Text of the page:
ALSO KNOWN AS EPINEPHELUS MALABARICUS OR, TO SINGAPOREANS, GAO HE, malabar groupers tend to stay close to tropical estuaries, shallow reefs and water breakers. These fish can grow to a fairly large size – up to 1.2m and 150kg – but rarely exceed 20kg around local waters.

Malabar groupers are fairly greedy creatures, taking anything from other fishes, cephalopods (such as squids) and even crustaceans (such as crabs): madai and inchiku lures are recommended when fishing off-shore and crank baits (“diving lures”) when on-shore.

As they usually congregate near rocky structures, they tend to dive straight for the structure when hooked and will try their best to dislodge your hook by rubbing it against the rocks. To prevent that from happening, use heavy tackle – at least 50lb mainline (80lb leader) if off-shore and 20lb mainline (40lb leader) if on-shore – and keep your drag at a relatively high setting. Once hooked, keep “pumping” the rod to prevent the fish from running into the structure and cutting your line.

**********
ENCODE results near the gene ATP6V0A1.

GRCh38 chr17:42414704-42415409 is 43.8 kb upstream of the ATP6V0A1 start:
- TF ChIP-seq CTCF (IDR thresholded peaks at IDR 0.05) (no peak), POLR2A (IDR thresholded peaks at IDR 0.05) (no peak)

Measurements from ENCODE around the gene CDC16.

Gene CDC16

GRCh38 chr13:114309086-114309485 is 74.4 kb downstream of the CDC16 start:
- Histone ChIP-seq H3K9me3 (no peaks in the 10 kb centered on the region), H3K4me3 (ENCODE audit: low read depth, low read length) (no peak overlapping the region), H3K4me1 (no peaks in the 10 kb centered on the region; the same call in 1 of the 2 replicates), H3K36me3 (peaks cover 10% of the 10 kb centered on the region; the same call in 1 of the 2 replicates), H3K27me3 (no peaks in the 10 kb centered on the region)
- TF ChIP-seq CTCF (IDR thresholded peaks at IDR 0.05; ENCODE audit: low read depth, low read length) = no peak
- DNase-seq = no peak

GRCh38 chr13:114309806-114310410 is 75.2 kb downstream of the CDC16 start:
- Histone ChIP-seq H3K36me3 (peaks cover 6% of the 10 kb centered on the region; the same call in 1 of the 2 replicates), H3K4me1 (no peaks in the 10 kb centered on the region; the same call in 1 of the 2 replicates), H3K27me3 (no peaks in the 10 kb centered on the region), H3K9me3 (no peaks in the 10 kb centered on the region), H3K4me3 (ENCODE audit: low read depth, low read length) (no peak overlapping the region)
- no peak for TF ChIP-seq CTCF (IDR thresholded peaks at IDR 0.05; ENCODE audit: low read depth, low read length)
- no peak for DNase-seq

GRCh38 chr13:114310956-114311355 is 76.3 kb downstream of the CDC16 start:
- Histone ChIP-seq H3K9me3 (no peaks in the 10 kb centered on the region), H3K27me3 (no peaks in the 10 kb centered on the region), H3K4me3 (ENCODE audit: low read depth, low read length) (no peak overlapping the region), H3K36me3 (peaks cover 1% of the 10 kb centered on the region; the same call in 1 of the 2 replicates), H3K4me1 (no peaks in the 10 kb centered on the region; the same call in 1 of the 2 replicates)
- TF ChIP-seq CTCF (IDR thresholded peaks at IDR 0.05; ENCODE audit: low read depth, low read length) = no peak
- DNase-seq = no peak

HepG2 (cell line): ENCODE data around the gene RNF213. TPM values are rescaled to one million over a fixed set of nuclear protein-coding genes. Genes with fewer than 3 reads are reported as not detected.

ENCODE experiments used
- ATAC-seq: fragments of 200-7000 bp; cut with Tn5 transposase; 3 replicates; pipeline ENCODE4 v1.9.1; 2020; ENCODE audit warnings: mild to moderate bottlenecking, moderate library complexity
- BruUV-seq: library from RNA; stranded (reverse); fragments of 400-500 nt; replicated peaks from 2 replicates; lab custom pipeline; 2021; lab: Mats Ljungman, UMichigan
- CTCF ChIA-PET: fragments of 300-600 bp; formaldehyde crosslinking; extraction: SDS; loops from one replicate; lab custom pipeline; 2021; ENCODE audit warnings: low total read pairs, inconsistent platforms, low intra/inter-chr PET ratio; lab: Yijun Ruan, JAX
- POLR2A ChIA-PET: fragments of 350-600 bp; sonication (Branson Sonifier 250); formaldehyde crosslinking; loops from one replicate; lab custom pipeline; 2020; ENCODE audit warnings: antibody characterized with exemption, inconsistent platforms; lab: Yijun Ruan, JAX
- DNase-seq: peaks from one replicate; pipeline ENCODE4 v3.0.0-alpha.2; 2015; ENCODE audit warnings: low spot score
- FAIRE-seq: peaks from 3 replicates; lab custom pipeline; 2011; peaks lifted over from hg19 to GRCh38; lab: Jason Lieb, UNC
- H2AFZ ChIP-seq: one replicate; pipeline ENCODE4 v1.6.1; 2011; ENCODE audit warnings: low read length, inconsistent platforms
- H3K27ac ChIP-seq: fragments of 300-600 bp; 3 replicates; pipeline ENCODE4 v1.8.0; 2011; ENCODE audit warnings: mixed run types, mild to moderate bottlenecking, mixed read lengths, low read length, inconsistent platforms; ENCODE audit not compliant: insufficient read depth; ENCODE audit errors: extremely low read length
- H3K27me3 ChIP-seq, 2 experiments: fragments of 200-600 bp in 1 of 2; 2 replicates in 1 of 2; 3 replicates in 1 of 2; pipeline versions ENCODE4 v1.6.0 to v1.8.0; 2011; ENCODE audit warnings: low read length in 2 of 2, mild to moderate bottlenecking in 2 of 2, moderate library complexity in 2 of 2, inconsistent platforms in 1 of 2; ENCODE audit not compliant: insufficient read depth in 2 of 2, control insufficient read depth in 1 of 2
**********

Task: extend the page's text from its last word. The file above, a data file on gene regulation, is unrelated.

Malabar groupers are mostly olive green with a number of brown spots randomly scattered all over their body. The younger fishes also sport a number of wide, broken vertical bands of darker shade across their bodies, but this banding seems to disappear upon reaching maturity. Malabar groupers of all ages also have rounded tail fins.


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